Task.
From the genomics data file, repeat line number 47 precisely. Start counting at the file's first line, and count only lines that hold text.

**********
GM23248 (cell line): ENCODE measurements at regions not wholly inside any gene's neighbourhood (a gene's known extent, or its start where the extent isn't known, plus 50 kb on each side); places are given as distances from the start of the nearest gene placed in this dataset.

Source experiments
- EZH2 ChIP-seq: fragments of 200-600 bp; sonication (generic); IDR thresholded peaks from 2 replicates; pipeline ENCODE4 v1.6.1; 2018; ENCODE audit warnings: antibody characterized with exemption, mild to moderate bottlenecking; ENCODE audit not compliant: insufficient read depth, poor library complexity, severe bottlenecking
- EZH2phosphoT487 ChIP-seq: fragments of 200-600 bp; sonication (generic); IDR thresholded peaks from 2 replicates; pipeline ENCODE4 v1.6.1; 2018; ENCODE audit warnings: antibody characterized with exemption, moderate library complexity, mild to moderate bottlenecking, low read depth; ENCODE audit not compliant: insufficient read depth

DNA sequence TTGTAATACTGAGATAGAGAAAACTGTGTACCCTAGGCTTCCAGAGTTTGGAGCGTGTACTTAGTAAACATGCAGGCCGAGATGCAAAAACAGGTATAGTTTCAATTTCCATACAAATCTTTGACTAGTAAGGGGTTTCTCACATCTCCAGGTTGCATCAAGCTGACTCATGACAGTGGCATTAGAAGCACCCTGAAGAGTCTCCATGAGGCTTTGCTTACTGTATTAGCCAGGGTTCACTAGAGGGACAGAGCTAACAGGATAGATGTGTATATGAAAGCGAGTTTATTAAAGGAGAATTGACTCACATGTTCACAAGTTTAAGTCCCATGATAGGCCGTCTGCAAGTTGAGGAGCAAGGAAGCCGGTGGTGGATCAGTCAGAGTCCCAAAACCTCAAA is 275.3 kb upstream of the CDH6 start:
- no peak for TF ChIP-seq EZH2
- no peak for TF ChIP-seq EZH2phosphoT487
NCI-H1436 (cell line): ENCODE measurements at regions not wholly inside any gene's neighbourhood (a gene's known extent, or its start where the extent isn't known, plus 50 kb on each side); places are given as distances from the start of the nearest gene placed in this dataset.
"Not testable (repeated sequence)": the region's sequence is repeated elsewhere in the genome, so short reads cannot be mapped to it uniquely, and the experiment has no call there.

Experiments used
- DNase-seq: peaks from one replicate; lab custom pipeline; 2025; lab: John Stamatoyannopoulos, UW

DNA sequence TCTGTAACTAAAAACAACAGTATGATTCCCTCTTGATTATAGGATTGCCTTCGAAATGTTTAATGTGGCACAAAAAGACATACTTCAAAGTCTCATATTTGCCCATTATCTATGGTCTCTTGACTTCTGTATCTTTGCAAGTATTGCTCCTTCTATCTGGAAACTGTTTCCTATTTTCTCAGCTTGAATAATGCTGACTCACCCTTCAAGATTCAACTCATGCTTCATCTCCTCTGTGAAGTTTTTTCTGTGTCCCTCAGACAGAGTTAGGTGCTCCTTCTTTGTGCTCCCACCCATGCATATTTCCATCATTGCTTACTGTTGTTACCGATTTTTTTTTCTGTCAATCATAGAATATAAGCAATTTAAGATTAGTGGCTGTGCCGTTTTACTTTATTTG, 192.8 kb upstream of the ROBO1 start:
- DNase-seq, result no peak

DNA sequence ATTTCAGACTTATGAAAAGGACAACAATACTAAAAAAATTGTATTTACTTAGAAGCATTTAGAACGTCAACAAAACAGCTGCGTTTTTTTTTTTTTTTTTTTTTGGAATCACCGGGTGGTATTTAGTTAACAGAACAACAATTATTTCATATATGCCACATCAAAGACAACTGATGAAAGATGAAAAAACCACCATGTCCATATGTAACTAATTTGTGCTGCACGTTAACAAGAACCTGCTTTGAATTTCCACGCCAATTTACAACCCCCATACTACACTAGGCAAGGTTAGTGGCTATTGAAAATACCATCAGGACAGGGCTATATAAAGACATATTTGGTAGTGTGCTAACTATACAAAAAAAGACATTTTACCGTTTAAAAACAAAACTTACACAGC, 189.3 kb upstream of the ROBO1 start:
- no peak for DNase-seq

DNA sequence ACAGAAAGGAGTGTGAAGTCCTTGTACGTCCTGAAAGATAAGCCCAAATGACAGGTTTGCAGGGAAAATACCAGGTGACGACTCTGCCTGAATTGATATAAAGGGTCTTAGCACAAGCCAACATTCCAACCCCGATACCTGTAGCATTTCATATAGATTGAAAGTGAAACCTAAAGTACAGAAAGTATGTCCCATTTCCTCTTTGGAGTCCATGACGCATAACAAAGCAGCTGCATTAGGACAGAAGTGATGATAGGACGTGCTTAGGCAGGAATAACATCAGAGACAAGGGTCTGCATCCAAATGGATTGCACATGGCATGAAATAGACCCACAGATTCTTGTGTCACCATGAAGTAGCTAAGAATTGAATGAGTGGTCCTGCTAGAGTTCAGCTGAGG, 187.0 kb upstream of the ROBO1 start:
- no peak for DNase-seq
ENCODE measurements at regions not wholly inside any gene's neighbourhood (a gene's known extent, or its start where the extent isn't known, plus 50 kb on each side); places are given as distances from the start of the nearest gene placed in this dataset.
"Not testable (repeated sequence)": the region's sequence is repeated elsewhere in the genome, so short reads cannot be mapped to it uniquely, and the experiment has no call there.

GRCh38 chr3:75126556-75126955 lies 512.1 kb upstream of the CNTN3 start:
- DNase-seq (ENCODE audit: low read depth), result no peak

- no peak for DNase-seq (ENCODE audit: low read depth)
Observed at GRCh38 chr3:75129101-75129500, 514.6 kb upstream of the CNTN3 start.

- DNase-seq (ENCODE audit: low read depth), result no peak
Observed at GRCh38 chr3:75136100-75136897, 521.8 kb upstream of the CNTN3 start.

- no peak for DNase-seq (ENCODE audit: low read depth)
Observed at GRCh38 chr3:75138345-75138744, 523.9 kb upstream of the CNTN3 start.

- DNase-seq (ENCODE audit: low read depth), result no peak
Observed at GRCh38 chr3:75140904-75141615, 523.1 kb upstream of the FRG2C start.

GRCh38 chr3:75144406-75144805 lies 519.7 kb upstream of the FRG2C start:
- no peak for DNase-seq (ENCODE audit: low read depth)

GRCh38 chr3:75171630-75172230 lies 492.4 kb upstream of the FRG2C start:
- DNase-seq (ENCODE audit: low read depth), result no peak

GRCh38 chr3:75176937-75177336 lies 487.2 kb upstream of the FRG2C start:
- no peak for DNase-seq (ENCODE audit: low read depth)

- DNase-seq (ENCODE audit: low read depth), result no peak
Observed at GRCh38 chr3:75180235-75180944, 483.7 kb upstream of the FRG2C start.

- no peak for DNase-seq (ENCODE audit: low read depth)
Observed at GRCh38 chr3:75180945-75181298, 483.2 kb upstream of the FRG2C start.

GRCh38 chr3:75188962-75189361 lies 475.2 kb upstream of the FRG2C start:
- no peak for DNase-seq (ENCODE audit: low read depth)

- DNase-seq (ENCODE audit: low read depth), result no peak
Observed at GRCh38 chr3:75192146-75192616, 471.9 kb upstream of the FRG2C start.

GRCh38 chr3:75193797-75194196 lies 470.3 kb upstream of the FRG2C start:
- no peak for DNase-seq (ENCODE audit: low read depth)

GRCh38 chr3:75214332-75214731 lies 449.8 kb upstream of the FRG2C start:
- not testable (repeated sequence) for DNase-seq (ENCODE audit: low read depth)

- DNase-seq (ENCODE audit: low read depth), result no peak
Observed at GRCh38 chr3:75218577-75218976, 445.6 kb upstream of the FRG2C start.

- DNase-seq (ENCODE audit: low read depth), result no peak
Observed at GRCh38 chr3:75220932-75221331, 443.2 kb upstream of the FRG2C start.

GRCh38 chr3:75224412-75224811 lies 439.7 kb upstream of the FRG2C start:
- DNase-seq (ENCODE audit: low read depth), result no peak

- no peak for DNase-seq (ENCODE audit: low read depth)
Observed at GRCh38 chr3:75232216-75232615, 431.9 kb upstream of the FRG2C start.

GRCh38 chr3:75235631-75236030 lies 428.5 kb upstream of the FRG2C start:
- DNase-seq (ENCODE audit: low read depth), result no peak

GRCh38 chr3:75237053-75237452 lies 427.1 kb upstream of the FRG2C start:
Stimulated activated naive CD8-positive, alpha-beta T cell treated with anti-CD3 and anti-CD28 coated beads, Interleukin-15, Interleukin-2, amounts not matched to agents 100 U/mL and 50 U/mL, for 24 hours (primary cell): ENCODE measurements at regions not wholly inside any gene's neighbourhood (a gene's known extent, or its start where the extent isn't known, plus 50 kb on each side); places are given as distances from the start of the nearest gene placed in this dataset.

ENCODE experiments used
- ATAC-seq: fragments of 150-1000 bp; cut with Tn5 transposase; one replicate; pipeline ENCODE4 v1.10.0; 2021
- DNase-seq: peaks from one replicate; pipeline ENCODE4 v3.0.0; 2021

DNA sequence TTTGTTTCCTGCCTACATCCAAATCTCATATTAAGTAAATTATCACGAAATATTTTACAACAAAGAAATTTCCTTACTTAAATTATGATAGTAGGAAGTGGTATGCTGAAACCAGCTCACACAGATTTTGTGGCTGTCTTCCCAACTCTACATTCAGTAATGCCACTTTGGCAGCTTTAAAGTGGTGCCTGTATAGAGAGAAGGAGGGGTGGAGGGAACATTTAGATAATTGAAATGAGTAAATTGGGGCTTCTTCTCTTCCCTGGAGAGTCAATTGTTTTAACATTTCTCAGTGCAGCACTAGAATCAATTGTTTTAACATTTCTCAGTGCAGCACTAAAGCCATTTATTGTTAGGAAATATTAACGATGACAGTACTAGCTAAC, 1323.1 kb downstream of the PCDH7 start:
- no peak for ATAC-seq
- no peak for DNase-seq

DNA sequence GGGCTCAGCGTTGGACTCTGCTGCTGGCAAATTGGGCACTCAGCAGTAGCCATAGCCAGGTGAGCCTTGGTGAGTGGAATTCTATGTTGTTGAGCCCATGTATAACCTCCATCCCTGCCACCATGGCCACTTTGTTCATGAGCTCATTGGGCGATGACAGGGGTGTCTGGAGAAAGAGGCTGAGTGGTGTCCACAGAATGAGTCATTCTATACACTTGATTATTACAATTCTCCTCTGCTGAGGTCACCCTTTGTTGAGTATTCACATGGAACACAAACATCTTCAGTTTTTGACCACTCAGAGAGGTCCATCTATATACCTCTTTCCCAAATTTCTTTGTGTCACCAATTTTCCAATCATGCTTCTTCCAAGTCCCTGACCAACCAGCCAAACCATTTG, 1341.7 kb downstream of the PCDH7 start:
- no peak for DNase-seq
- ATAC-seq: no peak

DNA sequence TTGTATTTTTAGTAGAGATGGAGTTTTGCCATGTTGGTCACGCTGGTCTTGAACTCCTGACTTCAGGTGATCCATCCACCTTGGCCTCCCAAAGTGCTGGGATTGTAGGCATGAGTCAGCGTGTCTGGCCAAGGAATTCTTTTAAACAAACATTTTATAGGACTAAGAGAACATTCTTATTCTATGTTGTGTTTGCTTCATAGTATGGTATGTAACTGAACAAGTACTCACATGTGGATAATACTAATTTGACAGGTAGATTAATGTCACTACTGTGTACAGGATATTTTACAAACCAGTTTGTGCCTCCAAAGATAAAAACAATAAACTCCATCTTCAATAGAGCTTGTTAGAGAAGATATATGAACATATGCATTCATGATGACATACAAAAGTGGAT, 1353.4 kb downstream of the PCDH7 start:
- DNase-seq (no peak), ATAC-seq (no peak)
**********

- not testable (repeated sequence) for DNase-seq (ENCODE audit: low read depth)